Some children excel at adding and subtracting, while others display genius at the local gym, scoring points every time. Harvard professor Howard Gardner suggests that kids draw upon “multiple intelligences,” including linguistic, logical-mathematical, spatial, bodily-kinesthetic, musical, interpersonal, intrapersonal and naturalist. Even very young children display a tendency toward one or more aptitudes.
Genetics and brain development contribute to natural gifts, but so does environment, according to Thomas Armstrong, educational expert and author of In Their Own Way: Discovering and Encouraging Your Child’s Multiple Intelligences. “Intelligences are not fixed,” Armstrong says. Parents should act as facilitators, without pushing. “It’s not appropriate to give a preschooler formal reading lessons,” he says. Instead, expose her to a “wide range of experiences related to all the intelligences.
Watch your child to figure out her abilities, ready to adjust your ideas about her future. You can use the information below to identify and explore your child’s intelligence — or explore a new one altogether:
Linguistic intelligence. A preschool-age child with a knack for words enjoys reading with parents. Nursery rhymes and poems catch his ear. Picking up foreign languages with ease, he’ll chat with anyone who will listen.
Play: Play rhyming games or write letters in sand together. Make up silly jokes, or head to the library and share The Random House Book of Poetry for Children by Jack Prelutsky.
Famously “word smart”: Maya Angelou, Jorge Luis Borges, William Shakespeare
Logical-mathematical intelligence. This kid loves getting experimental, solving questions like “What happens when Jell-O and milk combine?” Number sense comes early, and she’ll add and subtract cookies — without prompting.
Play: Keep a logical little mind busy for hours with UNO, Go Fish and other card games, or give her a broken clock and a screwdriver. Learn about levers at the Pacific Science Center and read David M. Schwartz’s How Much Is a Million?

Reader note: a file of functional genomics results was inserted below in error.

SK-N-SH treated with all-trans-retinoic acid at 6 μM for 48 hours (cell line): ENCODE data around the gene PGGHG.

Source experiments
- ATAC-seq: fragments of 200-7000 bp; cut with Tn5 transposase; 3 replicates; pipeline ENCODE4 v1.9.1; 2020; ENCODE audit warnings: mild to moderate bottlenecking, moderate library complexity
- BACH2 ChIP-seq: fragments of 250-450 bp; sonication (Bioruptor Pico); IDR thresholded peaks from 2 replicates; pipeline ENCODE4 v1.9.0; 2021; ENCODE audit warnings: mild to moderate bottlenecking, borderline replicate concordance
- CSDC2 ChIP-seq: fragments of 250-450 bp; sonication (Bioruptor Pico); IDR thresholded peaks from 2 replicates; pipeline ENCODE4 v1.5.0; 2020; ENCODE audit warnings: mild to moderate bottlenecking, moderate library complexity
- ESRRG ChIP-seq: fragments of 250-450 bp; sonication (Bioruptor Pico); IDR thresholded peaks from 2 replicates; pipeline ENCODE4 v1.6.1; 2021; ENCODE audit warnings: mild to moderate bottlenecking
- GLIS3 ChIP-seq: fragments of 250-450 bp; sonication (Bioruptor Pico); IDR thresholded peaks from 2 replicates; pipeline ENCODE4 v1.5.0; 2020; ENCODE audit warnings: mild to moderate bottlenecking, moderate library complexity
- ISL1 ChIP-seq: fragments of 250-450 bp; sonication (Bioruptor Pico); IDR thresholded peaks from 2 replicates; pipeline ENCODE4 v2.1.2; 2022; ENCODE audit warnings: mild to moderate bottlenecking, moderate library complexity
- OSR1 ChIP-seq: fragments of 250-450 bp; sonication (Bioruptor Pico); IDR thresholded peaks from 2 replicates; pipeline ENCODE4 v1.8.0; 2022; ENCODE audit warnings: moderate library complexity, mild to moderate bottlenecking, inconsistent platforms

Famously “math smart”: Stephen Hawking, Ada Lovelace, Leonardo da Vinci
Spatial intelligence. Skilled at drawing, this child takes a paper-and-pencil approach to problems. Special spatial abilities lead to plenty of coloring and creating. He loves puzzles and painting, mazes, maps and gadgets.
Play: Provide construction toys or encourage her to design buildings and clothing. Check out the family room at the Seattle Art Museum, then read I Spy Shapes in Art by Lucy Micklethwait.
Famously “art smart”: Frida Kahlo, I.M. Pei, Vincent Van Gogh
Bodily-kinesthetic intelligence. This on-the-go child hates sitting still and loves sports, running and large-muscle movement. She’s a clever mimic of classmates and has excellent fine-motor coordination in preschool classes.
Play: Get her outside, rain or shine. Sign up for Mommy ‘n’ Me gym, dance or soccer; take her out to a Mariners ballgame. Encourage fine-motor handiness with sewing and crafting, and act out the fast-moving We’re Going on a Bear Hunt by Michael Rosen.
Famously “body smart”: Jackie Chan, Lily Tomlin, Cal Ripken Jr.
Musical intelligence. This kid loves tunes, whether singing “Little Red Wagon,” clamoring for a favorite CD or shaking maracas. He easily remembers melodies and lyrics and may be extra-sensitive to loud noise.
Play: Make beautiful music together with handmade instruments, using everyday items such as a pop bottle, dried beans and tape. Visit Soundbridge or attend one of Seattle Symphony’s Tiny Tots concerts, then read Zin! Zin! Zin! A Violin by Lloyd Moss together.
Famously “music smart”: Aaron Copeland, Yo-Yo Ma, Norah Jones
Interpersonal intelligence. Born with a high “EQ” (emotional quotient), this child enjoys a good discussion and debate. She loves playing with pals, solving problems, being the leader, and she easily picks up on nonverbal cues.
Play: Turn your house into play-date central and enroll in classes that encourage imaginative, interactive play. For dramatic interactions, try a trip to the Seattle Children’s Theatre. For a friendly read, pull out Leo Lionni’s Little Blue and Little Yellow.
Famously “people smart”: Abigail Van Buren, Oprah, Martin Luther King Jr.
Intrapersonal intelligence. Following his own road, he gets more out of playing alone. Often lost in thought, he needs downtime to recoup from play group.
Play: Provide options for independent projects, or help him keep a journal with paper, pen or photographs. Carve out a “nook” in your home for personal reflection and share Munro Leaf’s The Story of Ferdinand.
Famously “self smart”: Mohandas Gandhi, Anne Frank, Emily Dickinson
Naturalist intelligence. This child loves animals, sometimes even preferring pets to people. She adores the outside world and collects rocks and other outdoor items; check those pockets for live treasures!
Play: Go on walks in Discovery Park or start a kid-size butterfly garden. Head to the Seattle Aquarium to contemplate wild things, then snuggle at home with the book Miss Rumphius by Barbara Cooney.
Famously “nature smart”: Jane Goodall, Rachel Carson, Charles Darwin
Lora Shinn is a Seattle-based writer, children’s librarian and mother.